The muscles of a cat’s eyes are set to suit the environment in which the cat grows up in. This means that outdoor cats such as strays and feral cats have eyesight that is slightly longsighted. Long-sightedness means that objects far away are sharp whereas near objects are less sharp. Conversely, all indoor cats tend to be short-sighted meaning that they can focus better on near objects.
Despite this ability of indoor cats, domestic cats in general are unable to focus on anything less than about 12 inches away. This seems to be because of the size of the cat’s eyes, which are almost the same size as ours. They are, therefore, much larger in proportion to their overall size.
When cats eat they check at close range through smell. When hunting cats use their whiskers to compensate for a loss of close focus. You’ll see a cat push his/her whiskers forward when playing at close range near the face. Whiskers are super-sensitive and able to “feel” objects precisely.
Such large eyes are not easy to focus. Humans have muscles which change the shape of the eye’s lens whereas cats seem to move the whole lens back and forth much like a camera lens. This is a more cumbersome method of focusing.
Despite the large size of cats’ eyes they can track fast moving prey by swivelling them in a series of jerks which helps to avoid blurring of the image. This jerky movement is called saccades. Each jerk is about a quarter of a second apart. This allows the brain to process each image. It is rather like the modern digital camera which creates a panoramic image.
Cats are less interested in the colour of objects that they see than their shape, brightness, pattern and size. This is to do with adapting to hunting efficiency.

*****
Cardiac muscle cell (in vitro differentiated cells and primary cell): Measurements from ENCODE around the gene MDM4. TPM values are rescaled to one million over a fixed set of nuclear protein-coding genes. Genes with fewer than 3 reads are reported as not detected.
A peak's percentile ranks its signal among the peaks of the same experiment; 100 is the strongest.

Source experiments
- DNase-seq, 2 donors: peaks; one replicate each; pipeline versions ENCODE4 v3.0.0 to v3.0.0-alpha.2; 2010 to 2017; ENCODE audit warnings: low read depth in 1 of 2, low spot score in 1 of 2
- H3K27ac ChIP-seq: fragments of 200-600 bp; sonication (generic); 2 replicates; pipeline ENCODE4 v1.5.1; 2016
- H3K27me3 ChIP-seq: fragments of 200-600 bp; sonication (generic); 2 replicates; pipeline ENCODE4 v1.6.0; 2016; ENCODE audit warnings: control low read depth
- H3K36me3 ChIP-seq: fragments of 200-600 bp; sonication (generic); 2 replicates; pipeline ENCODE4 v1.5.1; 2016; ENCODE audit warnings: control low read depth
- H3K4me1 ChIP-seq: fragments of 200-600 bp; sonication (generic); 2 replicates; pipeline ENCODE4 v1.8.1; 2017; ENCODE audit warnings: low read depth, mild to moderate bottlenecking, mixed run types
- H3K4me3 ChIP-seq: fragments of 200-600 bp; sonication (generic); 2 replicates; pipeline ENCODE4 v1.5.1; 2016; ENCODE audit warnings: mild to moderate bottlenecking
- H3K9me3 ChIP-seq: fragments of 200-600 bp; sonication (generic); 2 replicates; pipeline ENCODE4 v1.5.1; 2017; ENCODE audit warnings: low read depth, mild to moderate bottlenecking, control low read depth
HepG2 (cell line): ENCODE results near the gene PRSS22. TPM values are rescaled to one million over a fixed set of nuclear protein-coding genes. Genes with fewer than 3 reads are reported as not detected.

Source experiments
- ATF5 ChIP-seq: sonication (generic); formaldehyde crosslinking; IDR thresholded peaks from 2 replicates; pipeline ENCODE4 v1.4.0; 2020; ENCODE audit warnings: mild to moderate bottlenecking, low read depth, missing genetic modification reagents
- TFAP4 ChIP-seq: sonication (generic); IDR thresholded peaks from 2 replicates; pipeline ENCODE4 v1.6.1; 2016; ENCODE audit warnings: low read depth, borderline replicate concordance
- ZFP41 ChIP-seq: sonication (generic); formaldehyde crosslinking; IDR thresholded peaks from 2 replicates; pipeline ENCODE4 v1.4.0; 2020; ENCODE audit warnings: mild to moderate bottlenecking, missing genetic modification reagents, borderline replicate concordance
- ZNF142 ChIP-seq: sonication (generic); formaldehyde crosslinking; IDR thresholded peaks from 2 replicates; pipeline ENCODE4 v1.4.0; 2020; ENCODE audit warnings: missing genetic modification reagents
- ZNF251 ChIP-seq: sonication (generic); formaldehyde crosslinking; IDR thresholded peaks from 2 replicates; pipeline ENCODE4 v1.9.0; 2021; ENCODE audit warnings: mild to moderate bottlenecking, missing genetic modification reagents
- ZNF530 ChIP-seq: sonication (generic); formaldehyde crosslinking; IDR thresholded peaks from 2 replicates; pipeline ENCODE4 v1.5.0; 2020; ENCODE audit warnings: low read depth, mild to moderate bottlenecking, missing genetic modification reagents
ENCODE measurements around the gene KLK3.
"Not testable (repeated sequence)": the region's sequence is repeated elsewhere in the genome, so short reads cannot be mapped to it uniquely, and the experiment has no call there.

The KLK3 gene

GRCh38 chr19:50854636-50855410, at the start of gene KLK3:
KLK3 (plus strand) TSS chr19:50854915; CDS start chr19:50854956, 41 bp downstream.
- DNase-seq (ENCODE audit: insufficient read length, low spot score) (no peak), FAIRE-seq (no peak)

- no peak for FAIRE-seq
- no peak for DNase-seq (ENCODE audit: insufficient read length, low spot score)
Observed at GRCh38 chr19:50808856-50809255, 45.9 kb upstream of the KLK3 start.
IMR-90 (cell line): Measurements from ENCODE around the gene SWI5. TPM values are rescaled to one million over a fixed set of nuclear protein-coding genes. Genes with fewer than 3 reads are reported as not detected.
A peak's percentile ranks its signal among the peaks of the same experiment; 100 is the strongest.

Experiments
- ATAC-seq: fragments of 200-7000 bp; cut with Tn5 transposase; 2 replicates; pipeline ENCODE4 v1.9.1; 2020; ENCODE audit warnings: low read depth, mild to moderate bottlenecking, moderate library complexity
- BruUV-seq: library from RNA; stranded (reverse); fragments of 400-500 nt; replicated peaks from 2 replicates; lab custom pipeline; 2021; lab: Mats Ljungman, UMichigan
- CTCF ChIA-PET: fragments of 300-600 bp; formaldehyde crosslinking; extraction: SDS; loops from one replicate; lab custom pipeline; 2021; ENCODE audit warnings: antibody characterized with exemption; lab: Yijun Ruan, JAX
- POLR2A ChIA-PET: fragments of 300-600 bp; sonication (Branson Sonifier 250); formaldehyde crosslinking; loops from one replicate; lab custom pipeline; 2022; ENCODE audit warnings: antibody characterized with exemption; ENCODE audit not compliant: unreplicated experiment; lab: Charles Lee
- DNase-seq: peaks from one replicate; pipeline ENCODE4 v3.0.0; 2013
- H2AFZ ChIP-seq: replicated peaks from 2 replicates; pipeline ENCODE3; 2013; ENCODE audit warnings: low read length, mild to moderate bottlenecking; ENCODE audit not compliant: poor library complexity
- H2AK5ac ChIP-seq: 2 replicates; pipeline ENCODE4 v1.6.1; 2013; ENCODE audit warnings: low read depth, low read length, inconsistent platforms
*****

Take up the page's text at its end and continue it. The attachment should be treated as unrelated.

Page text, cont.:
Cats have binocular vision like us. The signals from each eye is converted to a three dimensional image. Eyes that point forward are able to do this. This allows the cat to gauge the distance of prey making the attack more precise and successful. Despite having miswired neurons causing a squint Siamese cats still have binocular vision.
You can see cats maximising their binocular vision when making a difficult jump which requires a high level of precision. A cat will bob his head and in moving it in this way the eyes and brain build up a more precise image of the target object. Cats who have lost an eye will also do this in an exaggerated way because it allows the brain to gather information about the spatial relationship between the objects being viewed.
The domestic cat has a “movement detection” system. The cat’s brain compares the images constructed by eyes and brain, analysing the differences between one picture and the next. The visual cortex of the cat compares the images 60 times per second (faster than for us). Apparently this means that cats see a old television screen and fluorescent lights as flickering.
Specialist brain cells analyse movements in various directions which allows the domestic cat to isolate changes that occur rapidly. This too is all about hunting efficiency. The differences between our eyes and cat’s eyes are to do with hunting ability and survival.
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Photo by Patrick Feller except for the words.
Source: Cat Sense: The Feline Enigma Revealed.